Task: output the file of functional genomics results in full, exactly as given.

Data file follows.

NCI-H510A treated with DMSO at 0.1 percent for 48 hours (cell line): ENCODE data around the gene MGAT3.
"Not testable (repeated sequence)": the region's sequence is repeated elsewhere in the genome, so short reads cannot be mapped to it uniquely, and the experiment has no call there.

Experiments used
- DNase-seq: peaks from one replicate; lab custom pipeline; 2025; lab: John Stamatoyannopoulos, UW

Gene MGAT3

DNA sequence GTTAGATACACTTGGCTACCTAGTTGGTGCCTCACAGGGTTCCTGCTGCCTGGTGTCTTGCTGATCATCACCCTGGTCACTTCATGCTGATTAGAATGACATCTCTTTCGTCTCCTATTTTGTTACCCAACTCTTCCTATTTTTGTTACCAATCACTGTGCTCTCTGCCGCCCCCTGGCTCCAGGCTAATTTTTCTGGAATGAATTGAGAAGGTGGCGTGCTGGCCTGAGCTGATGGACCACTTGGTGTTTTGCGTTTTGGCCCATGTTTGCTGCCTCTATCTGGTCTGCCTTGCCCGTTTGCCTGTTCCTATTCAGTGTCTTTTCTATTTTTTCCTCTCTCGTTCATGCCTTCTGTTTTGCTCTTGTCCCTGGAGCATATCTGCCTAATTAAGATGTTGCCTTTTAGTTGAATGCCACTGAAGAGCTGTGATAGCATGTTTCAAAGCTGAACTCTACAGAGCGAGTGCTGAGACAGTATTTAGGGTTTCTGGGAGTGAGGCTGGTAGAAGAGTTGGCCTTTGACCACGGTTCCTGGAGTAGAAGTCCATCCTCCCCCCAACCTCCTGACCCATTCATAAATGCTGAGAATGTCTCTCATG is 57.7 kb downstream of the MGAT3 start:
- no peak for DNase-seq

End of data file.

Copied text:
NCI-H510A treated with DMSO at 0.1 percent for 48 hours (cell line): ENCODE data around the gene MGAT3.
"Not testable (repeated sequence)": the region's sequence is repeated elsewhere in the genome, so short reads cannot be mapped to it uniquely, and the experiment has no call there.

Experiments used
- DNase-seq: peaks from one replicate; lab custom pipeline; 2025; lab: John Stamatoyannopoulos, UW

Gene MGAT3

DNA sequence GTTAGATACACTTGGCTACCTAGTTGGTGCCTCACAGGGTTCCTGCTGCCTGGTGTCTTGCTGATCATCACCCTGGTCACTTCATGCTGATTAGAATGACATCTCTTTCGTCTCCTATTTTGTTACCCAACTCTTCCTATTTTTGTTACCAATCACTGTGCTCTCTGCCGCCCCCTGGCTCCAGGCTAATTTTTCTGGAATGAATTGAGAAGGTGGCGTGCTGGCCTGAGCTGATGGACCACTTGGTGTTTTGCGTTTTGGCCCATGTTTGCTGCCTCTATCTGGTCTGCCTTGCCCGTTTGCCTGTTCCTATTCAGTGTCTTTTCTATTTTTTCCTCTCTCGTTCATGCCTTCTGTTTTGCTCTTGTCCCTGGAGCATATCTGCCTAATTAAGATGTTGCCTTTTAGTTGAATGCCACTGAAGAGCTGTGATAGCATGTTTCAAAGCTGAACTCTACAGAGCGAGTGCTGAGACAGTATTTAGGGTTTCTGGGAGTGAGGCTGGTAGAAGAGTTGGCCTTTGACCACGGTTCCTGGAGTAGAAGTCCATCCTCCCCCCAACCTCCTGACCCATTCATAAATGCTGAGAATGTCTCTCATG is 57.7 kb downstream of the MGAT3 start:
- no peak for DNase-seq